‘The dihlīz signifies the space as well as the action of two entries: entry from the outside and entry into the inside. It is the critical intermediate space between outside and inside, between exoteric (āhir) and esoteric (in). And it is also the space that one has to traverse in order to enter or exit, which is the real function of a threshold area. That dihlīz-ian space constitutes a bounded space, a threshold between door (bāb) and house (dār). It is not a useless space, but one that can be used for multiple purposes. Viewed from the house proper, the dihlīzis located on the outside. But viewed from the door leading to the street, thedihlīz is on the inside. […] Unlike a border that serves as a territorial demarcation between sovereign territories and criminalizes improper crossing without authorization, the dihlīz is not a criminalizing space but a welcoming space. Furthermore, it ensures that one enters by the door in a disciplined manner while maintaining the decorum appropriate to the integrity of the occupants of the house and the people of the street. It is neither entirely private nor totally public, but something in between. However, the crucial dimension is the fact that without the dihlīz one cannot speak about an embodied “door” and a “house,” nor can one speak of an “outside” and an “inside.” Even though it is located in between spaces, the dihlīz frames all other spaces.’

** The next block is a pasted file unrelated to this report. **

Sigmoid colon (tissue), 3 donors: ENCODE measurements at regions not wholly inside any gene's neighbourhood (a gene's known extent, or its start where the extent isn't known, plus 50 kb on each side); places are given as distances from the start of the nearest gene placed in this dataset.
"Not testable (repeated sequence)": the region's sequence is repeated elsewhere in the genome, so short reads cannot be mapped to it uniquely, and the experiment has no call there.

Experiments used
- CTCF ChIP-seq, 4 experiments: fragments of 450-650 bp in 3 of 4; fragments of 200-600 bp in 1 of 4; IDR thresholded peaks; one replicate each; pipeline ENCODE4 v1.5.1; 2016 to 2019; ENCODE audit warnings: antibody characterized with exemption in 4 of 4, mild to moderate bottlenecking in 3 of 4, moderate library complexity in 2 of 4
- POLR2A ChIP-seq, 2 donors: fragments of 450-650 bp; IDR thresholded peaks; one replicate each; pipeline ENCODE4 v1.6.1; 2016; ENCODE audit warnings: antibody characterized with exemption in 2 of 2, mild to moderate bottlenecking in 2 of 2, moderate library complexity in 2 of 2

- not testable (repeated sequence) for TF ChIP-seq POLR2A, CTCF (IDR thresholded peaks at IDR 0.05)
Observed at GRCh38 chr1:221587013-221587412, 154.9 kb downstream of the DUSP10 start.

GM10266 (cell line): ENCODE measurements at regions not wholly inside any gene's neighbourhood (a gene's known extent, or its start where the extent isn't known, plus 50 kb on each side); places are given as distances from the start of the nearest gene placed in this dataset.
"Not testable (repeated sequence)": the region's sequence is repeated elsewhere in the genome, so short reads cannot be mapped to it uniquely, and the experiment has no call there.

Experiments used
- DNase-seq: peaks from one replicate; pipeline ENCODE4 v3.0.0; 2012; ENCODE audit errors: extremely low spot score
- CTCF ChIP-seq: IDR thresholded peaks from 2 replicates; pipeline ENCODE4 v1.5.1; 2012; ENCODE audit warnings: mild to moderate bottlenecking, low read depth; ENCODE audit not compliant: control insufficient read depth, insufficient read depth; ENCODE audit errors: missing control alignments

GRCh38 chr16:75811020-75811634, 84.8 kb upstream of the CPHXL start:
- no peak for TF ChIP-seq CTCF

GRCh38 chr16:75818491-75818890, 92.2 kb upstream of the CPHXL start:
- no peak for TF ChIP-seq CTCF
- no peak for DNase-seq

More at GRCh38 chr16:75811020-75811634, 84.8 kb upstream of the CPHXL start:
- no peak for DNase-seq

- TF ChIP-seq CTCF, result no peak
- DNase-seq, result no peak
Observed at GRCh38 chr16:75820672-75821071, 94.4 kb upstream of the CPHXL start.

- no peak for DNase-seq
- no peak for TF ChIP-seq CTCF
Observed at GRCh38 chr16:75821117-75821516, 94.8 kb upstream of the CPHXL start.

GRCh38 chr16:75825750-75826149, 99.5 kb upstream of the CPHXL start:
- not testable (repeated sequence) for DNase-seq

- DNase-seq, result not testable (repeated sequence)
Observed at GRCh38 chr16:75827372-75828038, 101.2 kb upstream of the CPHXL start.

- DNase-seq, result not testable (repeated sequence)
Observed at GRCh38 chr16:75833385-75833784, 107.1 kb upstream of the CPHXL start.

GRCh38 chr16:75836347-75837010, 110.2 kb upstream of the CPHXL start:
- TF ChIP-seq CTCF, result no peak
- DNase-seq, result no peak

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in-between: Georg Simmel and İbn Arabî

In his short but seminal 1909 essay ‘The Bridge and the Door’ Georg Simmel analyses and celebrates the human habit of differentiating, delineating and separating – and then reconnecting, relating as expressed in the cultural achievements of path-laying, bridge-building and architecture in general. In doing so he anticipates some themes that were to become central features of early 20th century philosophical anthropology (especially in the works of Max Scheler and of Helmuth Plessner)